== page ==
‘Force in­sur­ers to re­port drivers who text to the po­lice’

Cam­paign­ers say il­le­gal calls should be re­ported by in­sur­ers, writes Olivia Rudgard

The Daily Telegraph - Your Money - - YOUR MONEY -

In­sur­ers who know their cus­tomers are tex­ting and mak­ing calls at the wheel but do not share this in­for­ma­tion with po­lice have been crit­i­cised by a lead­ing road safety char­ity.

Last week Tele­graph Money re­vealed that Bri­tish in­sur­ers were track­ing their cus­tomers to see if they were break­ing the law by us­ing their mo­bile phones while driv­ing. In­creas­ingly drivers are tracked via their mo­bile phones through an app they have down­loaded.

Wunelli, a lead­ing telem­at­ics tech­nol­ogy com­pany, said that the in­for­ma­tion was used for ed­u­ca­tion and to de­ter­mine in­sur­ance pre­mi­ums – but that it would not be passed on to the po­lice.

Lawyers said that pri­vacy ques­tions were raised by the data col­lec­tion – and road safety cam­paign­ers have now said that in­sur­ers who know their cus­tomers are break­ing the law should do more to keep them off the road.

Jack Kush­ner, a spokesman for Brake, the road safety char­ity, said: “Man­u­fac­tur­ers and tech pro­duc­ers sim­ply must take some re­spon­si­bil­ity and play their part and help save lives. If in­sur­ers and telem­at­ics providers are aware of il­le­gal use of a phone, then they have an obli­ga­tion to in­form the au­thor­i­ties.”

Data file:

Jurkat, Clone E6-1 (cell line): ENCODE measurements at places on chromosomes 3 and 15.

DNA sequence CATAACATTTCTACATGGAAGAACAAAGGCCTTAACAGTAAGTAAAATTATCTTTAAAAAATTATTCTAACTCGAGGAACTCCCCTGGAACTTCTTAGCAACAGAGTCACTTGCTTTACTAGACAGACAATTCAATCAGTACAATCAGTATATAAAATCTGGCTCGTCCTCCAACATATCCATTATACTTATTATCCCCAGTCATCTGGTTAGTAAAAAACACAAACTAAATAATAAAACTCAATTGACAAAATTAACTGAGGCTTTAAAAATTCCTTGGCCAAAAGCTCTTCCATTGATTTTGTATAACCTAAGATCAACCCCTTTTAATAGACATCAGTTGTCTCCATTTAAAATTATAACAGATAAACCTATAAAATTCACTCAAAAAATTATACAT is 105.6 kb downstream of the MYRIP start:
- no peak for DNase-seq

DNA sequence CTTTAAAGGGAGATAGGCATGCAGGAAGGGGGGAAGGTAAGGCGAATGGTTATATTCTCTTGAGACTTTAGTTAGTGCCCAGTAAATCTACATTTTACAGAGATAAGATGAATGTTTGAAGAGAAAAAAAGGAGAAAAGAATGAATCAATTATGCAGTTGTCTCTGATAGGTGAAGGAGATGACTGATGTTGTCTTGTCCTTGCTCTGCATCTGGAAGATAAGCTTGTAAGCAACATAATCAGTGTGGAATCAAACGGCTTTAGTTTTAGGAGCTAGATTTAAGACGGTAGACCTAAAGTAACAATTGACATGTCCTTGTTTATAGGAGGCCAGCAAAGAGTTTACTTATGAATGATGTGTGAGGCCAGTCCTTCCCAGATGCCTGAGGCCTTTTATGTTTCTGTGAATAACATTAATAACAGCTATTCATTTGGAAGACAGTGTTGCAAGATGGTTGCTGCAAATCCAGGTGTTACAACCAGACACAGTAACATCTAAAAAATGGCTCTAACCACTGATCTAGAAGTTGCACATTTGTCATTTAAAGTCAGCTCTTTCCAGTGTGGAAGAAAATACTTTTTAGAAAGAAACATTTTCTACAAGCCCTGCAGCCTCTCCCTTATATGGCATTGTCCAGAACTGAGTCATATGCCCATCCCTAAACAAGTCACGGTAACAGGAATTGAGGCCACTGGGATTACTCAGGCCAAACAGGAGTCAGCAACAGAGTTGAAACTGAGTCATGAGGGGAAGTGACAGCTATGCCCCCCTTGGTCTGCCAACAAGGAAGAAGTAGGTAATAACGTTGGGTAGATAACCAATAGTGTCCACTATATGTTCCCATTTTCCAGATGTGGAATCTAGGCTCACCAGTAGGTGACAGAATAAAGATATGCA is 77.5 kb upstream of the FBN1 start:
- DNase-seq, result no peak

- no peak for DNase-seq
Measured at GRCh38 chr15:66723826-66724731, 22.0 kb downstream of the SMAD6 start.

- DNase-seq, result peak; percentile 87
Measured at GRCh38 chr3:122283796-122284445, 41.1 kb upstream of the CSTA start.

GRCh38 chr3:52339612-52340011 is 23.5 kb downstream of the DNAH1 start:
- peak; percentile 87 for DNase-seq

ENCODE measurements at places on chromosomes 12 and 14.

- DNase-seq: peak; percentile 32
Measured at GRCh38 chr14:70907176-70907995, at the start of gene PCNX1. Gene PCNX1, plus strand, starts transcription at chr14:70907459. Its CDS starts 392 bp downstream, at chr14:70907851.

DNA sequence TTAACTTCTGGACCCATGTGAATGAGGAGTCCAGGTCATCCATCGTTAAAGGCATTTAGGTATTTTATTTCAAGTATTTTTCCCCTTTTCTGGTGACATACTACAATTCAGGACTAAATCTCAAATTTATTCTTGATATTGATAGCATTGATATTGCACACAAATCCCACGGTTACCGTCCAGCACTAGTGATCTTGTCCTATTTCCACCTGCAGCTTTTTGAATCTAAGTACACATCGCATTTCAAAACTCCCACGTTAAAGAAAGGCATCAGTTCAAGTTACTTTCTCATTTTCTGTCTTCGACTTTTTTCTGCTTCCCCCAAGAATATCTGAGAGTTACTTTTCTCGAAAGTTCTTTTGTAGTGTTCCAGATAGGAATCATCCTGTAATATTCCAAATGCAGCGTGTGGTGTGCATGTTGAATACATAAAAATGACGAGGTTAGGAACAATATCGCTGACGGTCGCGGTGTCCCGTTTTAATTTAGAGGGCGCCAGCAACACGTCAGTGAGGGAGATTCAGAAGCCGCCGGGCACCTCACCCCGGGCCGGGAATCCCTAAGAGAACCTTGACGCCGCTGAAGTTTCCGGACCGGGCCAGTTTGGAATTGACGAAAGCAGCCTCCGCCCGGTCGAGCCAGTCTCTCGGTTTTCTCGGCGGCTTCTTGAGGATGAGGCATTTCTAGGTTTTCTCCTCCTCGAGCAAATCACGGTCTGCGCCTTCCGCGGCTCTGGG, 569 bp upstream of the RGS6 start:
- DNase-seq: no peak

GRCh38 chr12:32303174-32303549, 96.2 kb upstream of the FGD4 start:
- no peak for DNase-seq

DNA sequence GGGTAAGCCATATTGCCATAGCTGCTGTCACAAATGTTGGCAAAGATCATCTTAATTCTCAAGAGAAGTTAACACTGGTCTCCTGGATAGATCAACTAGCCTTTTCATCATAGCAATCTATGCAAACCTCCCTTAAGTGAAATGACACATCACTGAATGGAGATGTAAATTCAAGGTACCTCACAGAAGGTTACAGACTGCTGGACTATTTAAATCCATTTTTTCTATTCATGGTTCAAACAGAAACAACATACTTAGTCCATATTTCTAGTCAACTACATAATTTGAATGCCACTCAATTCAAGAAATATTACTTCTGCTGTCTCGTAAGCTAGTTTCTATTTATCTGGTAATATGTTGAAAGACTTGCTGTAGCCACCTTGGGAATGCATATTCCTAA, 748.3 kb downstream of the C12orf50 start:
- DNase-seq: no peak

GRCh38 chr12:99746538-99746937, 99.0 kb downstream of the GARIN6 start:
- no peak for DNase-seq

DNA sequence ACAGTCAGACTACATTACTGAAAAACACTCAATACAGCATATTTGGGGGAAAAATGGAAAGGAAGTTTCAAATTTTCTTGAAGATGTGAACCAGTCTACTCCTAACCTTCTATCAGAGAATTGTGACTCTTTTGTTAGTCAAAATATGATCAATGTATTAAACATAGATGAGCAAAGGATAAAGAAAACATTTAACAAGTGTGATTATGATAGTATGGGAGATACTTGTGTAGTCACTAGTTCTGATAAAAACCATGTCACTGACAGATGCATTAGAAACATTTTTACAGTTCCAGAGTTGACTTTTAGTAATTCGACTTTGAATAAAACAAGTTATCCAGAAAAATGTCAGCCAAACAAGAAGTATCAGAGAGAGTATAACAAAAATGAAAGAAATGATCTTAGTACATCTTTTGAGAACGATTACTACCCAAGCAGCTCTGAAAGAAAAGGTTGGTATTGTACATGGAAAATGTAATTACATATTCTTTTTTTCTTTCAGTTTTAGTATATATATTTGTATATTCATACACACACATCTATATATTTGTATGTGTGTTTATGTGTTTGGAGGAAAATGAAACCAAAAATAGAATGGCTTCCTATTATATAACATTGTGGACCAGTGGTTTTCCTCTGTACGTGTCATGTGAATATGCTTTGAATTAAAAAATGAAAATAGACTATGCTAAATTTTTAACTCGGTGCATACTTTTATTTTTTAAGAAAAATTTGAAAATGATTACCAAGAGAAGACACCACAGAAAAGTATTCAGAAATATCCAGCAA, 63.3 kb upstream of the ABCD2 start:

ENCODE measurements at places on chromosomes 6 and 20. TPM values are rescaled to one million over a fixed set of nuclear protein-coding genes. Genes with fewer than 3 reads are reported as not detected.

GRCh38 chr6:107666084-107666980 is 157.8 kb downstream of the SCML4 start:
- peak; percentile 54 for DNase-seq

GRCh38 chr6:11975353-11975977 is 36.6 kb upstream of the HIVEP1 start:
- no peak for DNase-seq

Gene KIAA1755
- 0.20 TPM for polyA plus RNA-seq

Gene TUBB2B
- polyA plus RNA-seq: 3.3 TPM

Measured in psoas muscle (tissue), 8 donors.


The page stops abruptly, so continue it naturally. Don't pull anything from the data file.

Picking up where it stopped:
The penalty for us­ing a phone at the wheel has re­cently been in­creased, in part due to high-pro­file tragedies in­volv­ing driver dis­trac­tion.

To­masz Kro­ker, 30, killed Tracy Houghton, her sons Ethan, 13, and Josh, 11, and her step­daugh­ter Aimee Gold­smith, 11, when he crashed into the back of their car while dis­tracted by his phone in Au­gust last year. He was jailed for 10 years.

The Gov­ern­ment has dou­bled the pun­ish­ment for phone mis­use to six points and a £200 fine. New drivers face dis­qual­i­fi­ca­tion.

A spokesman for Wunelli said: “The data col­lected shows whether a phone call is tak­ing place and whether it’s hands-free or held.

“This is not for the purposes of polic­ing; this is to help in­sur­ers en­cour­age drivers not to use their phone at the wheel and in this re­spect the in­for­ma­tion is used in the same way as speed­ing data.”

Jonathan Hewett, of Octo Telem­at­ics, an­other com­pany that is work­ing on pro­vid­ing this data for UK in­sur­ers, said that the in­for­ma­tion would not be passed on to po­lice proac­tively but could be given to them if re­quested af­ter an ac­ci­dent.

In­sur­ers re­vealed they are col­lect­ing driver in­for­ma­tion but not pass­ing it on to po­lice

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